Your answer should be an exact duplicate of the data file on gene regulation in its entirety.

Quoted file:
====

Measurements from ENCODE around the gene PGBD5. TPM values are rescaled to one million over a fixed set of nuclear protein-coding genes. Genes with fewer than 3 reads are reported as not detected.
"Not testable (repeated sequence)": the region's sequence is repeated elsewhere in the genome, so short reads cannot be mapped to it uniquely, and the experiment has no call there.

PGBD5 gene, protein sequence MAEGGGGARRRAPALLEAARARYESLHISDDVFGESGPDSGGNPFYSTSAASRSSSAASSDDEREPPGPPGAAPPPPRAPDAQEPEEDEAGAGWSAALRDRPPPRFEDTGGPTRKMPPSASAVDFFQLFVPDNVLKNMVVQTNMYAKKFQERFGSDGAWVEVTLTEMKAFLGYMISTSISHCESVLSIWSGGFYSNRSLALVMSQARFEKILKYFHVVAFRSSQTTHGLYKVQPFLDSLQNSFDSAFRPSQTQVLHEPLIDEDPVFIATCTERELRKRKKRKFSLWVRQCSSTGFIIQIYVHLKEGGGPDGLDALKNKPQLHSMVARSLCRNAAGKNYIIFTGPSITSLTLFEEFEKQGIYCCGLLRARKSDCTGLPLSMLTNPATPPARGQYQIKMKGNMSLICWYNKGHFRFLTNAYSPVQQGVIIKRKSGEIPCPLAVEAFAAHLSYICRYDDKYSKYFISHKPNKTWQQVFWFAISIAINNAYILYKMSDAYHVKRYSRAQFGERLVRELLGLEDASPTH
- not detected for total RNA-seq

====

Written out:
Measurements from ENCODE around the gene PGBD5. TPM values are rescaled to one million over a fixed set of nuclear protein-coding genes. Genes with fewer than 3 reads are reported as not detected.
"Not testable (repeated sequence)": the region's sequence is repeated elsewhere in the genome, so short reads cannot be mapped to it uniquely, and the experiment has no call there.

PGBD5 gene, protein sequence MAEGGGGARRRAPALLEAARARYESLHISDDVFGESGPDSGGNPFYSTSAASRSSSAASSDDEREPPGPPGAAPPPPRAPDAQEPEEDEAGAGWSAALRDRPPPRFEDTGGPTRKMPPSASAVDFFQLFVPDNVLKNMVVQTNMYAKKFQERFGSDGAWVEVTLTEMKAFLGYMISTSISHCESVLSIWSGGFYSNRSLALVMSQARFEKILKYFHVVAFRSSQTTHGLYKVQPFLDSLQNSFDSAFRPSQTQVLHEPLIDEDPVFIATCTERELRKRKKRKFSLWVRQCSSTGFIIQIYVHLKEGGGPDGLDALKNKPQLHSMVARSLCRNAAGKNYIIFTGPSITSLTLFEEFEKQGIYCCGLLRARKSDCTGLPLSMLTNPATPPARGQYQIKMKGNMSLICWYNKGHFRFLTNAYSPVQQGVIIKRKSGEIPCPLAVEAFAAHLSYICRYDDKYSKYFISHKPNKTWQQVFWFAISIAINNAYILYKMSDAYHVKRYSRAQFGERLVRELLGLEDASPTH
- not detected for total RNA-seq